Officer’s lawyers seek shooting victim’s juvenile records


CHICAGO (AP) — Lawyers for a white Chicago police officer charged with first-degree murder in the 2014 shooting death of a black 17-year-old are seeking access to the teen’s juvenile records.

The lawyers for Officer Jason Van Dyke said in a written request only that their inspection of Laquan McDonald’s juvenile records was necessary as they prepared to defend Van Dyke, the Chicago Tribune reported (http://trib.in/29A2vqX ) Wednesday. The request was filed last month.

The attorneys declined further comment to the newspaper. They say the judge presiding over the officer’s criminal case imposed a gag order preventing them from discussing the case publicly.

The judge who presides over the juvenile court’s child protection division will rule on the request.

National Association of Counsel for Children executive director Kendall Marlowe told the Tribune that the request appears to be an attempt to shift blame for the shooting onto the teen.

“We keep child abuse records confidential to protect victims,” said Marlowe, whose Denver-based organization works to improve the quality of legal representation of children. “Those records weren’t created to serve the interests of perpetrators. For a defense attorney to mine the history of a child’s victimization, to paint the child as a violent sociopath who deserved to die is the very definition of why these records should not be disclosed.”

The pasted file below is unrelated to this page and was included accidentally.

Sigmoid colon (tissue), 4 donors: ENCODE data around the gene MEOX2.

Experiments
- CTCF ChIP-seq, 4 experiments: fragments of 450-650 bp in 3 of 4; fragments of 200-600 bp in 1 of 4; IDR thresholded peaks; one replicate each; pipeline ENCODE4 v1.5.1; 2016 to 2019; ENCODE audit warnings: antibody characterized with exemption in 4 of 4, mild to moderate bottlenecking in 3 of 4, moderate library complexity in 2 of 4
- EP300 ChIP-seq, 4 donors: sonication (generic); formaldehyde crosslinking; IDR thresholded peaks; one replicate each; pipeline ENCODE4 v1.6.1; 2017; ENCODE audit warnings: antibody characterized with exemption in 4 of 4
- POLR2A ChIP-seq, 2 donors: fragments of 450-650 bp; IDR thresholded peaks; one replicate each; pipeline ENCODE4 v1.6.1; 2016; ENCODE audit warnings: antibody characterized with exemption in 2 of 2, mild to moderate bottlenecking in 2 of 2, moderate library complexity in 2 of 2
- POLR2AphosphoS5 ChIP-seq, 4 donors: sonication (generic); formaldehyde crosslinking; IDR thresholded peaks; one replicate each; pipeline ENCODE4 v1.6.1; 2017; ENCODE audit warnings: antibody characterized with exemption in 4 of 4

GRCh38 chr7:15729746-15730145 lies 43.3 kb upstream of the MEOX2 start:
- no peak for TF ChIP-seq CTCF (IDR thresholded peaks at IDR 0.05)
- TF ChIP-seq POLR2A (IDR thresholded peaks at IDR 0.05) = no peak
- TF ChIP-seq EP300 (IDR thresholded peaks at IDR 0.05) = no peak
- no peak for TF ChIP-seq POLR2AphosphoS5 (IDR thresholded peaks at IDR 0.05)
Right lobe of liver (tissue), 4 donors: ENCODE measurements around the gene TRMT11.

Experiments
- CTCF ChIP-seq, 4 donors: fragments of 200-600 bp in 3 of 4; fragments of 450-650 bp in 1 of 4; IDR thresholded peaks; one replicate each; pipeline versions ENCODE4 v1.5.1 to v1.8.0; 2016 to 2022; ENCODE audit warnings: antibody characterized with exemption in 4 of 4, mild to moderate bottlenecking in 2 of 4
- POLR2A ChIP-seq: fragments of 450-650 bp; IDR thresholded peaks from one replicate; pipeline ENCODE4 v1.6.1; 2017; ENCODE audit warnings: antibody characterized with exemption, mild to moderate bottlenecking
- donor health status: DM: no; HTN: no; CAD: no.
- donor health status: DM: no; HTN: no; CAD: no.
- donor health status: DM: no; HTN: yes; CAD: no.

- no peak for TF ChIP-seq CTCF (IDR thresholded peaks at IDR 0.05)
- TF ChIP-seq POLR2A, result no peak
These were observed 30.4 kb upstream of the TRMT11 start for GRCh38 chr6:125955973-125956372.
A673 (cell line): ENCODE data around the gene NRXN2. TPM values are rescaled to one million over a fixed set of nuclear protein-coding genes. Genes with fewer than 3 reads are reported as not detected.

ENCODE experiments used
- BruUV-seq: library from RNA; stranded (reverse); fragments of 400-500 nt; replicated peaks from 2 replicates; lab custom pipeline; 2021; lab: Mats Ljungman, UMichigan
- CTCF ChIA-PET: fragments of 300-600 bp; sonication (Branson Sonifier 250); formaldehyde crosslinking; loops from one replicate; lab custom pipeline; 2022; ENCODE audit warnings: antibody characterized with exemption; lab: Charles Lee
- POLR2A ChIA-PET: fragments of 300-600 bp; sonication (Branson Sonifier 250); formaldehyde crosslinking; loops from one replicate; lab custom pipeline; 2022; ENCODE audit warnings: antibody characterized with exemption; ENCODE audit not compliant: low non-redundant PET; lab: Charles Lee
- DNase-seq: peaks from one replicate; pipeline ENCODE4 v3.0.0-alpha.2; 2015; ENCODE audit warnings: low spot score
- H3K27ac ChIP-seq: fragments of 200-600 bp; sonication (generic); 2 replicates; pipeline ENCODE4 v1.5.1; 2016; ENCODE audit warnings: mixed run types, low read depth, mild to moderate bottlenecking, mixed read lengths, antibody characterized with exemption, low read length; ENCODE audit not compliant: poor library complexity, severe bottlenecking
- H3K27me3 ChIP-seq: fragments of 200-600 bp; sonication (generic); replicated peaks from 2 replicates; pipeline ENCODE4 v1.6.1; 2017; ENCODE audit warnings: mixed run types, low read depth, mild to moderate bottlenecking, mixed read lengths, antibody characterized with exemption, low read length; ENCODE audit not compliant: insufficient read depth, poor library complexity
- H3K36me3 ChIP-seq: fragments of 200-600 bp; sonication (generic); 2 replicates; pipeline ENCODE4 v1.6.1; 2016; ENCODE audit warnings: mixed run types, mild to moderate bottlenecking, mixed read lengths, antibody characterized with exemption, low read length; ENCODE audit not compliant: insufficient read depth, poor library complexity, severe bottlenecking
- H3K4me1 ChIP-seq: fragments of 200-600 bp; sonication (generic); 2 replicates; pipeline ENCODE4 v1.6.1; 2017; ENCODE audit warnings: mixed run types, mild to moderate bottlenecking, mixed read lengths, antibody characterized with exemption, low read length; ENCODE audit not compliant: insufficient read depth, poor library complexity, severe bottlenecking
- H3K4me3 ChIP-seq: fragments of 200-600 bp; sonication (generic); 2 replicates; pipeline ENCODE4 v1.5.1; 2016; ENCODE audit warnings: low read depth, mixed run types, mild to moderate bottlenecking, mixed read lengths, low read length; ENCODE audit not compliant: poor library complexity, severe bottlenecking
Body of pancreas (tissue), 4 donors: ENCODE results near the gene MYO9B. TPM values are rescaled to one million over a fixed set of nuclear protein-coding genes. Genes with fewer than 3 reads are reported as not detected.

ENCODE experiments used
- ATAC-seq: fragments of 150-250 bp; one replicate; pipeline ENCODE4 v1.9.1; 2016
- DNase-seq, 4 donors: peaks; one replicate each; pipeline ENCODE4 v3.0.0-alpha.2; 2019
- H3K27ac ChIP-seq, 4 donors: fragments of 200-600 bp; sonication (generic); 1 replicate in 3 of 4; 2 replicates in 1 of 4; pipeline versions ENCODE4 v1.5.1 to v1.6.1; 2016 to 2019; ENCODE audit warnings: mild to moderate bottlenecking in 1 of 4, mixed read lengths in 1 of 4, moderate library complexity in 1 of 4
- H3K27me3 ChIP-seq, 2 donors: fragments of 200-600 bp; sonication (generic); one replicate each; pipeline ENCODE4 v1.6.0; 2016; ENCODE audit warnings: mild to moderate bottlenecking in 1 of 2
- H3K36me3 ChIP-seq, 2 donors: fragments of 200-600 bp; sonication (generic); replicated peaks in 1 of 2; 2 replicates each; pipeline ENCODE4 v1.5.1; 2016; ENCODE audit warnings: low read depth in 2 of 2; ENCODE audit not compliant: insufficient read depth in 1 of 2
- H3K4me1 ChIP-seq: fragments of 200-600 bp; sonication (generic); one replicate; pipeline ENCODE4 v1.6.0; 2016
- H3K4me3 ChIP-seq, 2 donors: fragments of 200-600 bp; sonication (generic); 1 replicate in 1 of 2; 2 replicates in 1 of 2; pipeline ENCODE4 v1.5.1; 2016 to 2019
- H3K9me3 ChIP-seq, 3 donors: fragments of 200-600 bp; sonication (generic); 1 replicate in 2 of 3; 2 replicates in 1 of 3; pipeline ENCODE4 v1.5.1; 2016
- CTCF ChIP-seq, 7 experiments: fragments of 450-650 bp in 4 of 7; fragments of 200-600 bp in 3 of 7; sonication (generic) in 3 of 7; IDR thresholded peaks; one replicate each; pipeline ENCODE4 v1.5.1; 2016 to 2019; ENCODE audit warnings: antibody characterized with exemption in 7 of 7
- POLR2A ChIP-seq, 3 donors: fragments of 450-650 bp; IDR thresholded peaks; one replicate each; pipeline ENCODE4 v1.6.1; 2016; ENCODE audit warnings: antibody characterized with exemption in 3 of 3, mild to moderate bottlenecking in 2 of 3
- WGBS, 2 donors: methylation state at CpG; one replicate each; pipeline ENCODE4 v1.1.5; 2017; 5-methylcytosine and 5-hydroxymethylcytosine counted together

But criminal defense attorneys told the Tribune the judge has the discretion to allow some of McDonald’s history if it is deemed relevant.

According to published reports that cite records made public at media outlets’ request, McDonald spent most of his 17 years as a ward of the state. The records show repeated school suspensions, expulsions, truancies and several drug possession arrests.

Police dashcam video of the October 2014 confrontation contradicted accounts of other officers on the scene that McDonald, who was holding a knife, lunged at Van Dyke. The first-degree murder charge in Van Dyke’s case was announced just hours before the video became public in November after a judge ordered its release. The video set off protests that forced steps toward more openness and sweeping changes in the police department.

Attorney Daniel Herbert has said Van Dyke feared for his and other officers’ safety when he opened fire at McDonald.

Besides Van Dyke, no other officers have been charged.

The request from Van Dyke’s attorneys came after a judge ruled last month that attorneys for the city of Ferguson and other defendants in a wrongful-death lawsuit brought by Michael Brown’s parents can have access to juvenile records involving the black 18-year-old who was fatally shot by a white police officer in 2014.

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Information from: Chicago Tribune, http://www.chicagotribune.com

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